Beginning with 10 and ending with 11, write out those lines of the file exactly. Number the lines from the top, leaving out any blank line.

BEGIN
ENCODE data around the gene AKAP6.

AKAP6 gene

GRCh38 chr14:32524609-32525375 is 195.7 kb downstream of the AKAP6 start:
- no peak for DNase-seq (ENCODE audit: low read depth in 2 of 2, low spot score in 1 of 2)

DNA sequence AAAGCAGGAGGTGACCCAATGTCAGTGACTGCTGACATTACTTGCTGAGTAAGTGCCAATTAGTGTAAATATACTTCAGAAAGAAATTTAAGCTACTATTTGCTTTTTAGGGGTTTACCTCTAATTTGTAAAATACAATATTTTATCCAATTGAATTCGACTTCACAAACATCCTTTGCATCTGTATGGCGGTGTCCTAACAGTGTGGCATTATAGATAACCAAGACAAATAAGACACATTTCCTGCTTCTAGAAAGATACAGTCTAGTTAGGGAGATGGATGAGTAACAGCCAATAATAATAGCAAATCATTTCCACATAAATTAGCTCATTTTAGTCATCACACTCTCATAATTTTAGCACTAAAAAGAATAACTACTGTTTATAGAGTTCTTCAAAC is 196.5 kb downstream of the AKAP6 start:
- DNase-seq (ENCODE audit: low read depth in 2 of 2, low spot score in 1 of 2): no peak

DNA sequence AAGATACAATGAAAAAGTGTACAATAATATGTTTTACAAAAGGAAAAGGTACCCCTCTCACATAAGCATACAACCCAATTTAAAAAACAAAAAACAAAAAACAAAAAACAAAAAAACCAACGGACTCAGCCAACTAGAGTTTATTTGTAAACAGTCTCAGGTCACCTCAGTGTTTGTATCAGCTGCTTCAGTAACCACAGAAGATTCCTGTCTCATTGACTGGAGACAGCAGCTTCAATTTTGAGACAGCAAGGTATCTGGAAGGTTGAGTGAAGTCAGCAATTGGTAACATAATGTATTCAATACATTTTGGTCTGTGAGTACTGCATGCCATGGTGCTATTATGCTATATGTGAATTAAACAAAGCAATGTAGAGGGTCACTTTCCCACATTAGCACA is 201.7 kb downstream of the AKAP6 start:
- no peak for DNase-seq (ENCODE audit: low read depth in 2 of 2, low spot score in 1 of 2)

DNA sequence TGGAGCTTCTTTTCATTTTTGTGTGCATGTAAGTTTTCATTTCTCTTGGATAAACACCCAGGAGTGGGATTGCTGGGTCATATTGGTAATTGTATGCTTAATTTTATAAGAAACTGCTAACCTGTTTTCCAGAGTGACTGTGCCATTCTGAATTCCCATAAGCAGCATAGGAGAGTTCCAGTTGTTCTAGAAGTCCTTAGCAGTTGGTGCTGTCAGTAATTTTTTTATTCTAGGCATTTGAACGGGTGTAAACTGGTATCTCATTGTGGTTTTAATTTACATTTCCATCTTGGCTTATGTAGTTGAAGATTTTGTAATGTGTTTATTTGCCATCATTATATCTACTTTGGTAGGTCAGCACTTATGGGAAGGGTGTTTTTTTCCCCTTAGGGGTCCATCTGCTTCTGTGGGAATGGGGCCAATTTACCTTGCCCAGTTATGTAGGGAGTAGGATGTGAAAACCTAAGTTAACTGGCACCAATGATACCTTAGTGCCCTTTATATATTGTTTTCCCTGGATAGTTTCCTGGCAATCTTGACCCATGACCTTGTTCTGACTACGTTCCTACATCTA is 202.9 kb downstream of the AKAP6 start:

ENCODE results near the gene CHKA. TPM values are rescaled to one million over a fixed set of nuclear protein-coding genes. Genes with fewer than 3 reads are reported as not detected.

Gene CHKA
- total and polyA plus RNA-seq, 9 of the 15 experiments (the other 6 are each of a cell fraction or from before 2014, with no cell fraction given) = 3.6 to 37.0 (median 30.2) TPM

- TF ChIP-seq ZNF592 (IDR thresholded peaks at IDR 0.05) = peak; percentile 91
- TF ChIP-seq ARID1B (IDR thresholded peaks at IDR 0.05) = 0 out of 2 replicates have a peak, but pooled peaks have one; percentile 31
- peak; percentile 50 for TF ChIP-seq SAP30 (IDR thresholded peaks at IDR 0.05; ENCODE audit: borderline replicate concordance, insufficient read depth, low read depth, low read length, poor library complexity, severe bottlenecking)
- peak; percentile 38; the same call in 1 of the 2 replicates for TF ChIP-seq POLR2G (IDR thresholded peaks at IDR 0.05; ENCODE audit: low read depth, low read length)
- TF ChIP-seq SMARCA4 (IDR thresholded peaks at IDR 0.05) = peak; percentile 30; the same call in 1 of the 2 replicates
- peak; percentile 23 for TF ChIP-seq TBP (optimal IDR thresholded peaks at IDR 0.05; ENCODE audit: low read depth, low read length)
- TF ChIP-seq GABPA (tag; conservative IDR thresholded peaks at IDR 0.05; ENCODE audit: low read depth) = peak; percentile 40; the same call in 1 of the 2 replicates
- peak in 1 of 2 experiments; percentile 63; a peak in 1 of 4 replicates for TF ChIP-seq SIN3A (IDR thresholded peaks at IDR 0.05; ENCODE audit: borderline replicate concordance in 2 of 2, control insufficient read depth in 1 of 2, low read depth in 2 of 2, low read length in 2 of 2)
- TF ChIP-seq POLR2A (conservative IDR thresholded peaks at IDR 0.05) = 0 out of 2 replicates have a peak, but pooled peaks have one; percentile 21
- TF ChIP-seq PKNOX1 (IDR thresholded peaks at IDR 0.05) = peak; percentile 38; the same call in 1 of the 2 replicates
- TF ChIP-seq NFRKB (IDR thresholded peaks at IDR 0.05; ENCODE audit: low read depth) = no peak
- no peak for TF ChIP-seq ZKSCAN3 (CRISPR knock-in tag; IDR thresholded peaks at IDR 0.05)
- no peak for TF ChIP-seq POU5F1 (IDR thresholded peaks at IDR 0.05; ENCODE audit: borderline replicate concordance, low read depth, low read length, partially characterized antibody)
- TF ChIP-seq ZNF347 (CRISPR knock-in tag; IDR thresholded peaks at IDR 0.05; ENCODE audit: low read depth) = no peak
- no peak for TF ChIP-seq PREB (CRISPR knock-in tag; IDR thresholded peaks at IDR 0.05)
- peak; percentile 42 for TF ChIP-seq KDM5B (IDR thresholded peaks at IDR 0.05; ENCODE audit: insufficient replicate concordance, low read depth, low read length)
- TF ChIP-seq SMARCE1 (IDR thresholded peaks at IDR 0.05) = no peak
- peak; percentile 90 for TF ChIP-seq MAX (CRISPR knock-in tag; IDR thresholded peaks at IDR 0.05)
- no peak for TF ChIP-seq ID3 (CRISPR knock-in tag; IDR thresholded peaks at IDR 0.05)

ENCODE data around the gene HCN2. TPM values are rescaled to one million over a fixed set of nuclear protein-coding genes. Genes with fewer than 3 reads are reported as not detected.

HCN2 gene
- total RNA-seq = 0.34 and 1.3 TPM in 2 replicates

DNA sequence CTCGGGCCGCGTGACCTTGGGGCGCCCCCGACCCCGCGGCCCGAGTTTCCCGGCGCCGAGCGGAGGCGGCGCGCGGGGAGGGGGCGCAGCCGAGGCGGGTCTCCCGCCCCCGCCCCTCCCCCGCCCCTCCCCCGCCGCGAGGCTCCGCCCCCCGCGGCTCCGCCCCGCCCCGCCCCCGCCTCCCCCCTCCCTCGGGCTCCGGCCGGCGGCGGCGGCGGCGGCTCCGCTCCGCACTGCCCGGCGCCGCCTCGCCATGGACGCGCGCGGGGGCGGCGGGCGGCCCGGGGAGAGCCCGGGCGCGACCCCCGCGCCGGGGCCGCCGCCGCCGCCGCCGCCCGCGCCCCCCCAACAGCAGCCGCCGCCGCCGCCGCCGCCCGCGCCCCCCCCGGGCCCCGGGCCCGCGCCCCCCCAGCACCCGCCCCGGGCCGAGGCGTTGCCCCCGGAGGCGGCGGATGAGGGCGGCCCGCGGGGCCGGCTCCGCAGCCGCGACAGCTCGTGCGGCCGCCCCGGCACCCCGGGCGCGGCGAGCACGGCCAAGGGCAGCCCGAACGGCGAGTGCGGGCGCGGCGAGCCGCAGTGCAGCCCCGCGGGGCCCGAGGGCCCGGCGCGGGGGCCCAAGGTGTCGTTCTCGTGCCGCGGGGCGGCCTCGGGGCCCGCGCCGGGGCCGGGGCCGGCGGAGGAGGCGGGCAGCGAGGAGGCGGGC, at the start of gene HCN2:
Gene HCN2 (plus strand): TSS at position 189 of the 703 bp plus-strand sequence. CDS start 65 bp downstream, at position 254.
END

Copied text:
ENCODE results near the gene CHKA. TPM values are rescaled to one million over a fixed set of nuclear protein-coding genes. Genes with fewer than 3 reads are reported as not detected.

Gene CHKA